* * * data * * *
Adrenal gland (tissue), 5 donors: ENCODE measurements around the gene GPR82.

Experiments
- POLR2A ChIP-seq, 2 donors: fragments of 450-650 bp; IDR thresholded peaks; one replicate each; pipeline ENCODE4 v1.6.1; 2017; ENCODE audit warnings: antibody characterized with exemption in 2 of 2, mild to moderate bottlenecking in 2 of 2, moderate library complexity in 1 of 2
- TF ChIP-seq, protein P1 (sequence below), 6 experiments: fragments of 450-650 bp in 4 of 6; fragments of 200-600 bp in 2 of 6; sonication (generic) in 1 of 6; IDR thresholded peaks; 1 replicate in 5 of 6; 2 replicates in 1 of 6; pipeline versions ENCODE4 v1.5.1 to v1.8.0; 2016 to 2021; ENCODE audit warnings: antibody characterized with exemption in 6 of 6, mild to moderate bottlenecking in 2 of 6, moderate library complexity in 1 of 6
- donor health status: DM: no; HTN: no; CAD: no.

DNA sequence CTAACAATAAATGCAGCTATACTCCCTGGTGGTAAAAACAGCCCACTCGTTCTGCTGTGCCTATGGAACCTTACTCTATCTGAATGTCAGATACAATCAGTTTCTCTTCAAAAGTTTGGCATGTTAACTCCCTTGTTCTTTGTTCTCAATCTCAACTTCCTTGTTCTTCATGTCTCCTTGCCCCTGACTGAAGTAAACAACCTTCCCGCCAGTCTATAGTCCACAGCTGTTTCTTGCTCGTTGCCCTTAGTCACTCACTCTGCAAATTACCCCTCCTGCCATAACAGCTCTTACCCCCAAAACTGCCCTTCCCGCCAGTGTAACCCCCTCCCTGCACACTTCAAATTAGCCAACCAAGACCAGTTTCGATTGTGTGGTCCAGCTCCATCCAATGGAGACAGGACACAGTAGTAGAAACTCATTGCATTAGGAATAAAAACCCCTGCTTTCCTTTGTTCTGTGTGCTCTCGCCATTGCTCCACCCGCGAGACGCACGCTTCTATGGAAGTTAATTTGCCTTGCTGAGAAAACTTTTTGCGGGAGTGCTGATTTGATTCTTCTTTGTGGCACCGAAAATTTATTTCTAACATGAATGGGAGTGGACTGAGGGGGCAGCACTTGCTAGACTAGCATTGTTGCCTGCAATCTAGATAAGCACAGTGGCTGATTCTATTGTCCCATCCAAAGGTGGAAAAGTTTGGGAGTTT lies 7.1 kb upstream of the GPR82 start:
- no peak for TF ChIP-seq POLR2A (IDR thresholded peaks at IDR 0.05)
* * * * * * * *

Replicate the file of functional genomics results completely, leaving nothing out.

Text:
Adrenal gland (tissue), 5 donors: ENCODE measurements around the gene GPR82.

Experiments
- POLR2A ChIP-seq, 2 donors: fragments of 450-650 bp; IDR thresholded peaks; one replicate each; pipeline ENCODE4 v1.6.1; 2017; ENCODE audit warnings: antibody characterized with exemption in 2 of 2, mild to moderate bottlenecking in 2 of 2, moderate library complexity in 1 of 2
- TF ChIP-seq, protein P1 (sequence below), 6 experiments: fragments of 450-650 bp in 4 of 6; fragments of 200-600 bp in 2 of 6; sonication (generic) in 1 of 6; IDR thresholded peaks; 1 replicate in 5 of 6; 2 replicates in 1 of 6; pipeline versions ENCODE4 v1.5.1 to v1.8.0; 2016 to 2021; ENCODE audit warnings: antibody characterized with exemption in 6 of 6, mild to moderate bottlenecking in 2 of 6, moderate library complexity in 1 of 6
- donor health status: DM: no; HTN: no; CAD: no.

DNA sequence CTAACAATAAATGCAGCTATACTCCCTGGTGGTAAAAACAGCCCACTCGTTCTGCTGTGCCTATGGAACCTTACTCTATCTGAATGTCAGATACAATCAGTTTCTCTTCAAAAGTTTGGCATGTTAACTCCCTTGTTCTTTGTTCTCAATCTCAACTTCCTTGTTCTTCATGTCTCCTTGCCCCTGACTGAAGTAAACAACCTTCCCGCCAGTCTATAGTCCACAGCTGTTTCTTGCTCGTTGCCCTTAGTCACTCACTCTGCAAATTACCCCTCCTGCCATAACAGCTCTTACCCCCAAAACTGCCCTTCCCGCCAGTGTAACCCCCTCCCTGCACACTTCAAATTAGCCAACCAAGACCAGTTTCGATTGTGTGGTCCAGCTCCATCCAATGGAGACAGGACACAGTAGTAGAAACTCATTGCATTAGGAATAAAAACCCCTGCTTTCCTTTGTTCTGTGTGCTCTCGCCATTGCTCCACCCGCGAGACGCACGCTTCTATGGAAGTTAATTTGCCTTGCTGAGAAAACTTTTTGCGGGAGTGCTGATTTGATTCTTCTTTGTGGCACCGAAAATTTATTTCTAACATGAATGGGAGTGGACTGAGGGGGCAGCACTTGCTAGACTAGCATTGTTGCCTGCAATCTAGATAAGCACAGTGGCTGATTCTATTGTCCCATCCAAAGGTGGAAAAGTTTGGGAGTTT lies 7.1 kb upstream of the GPR82 start:
- no peak for TF ChIP-seq POLR2A (IDR thresholded peaks at IDR 0.05)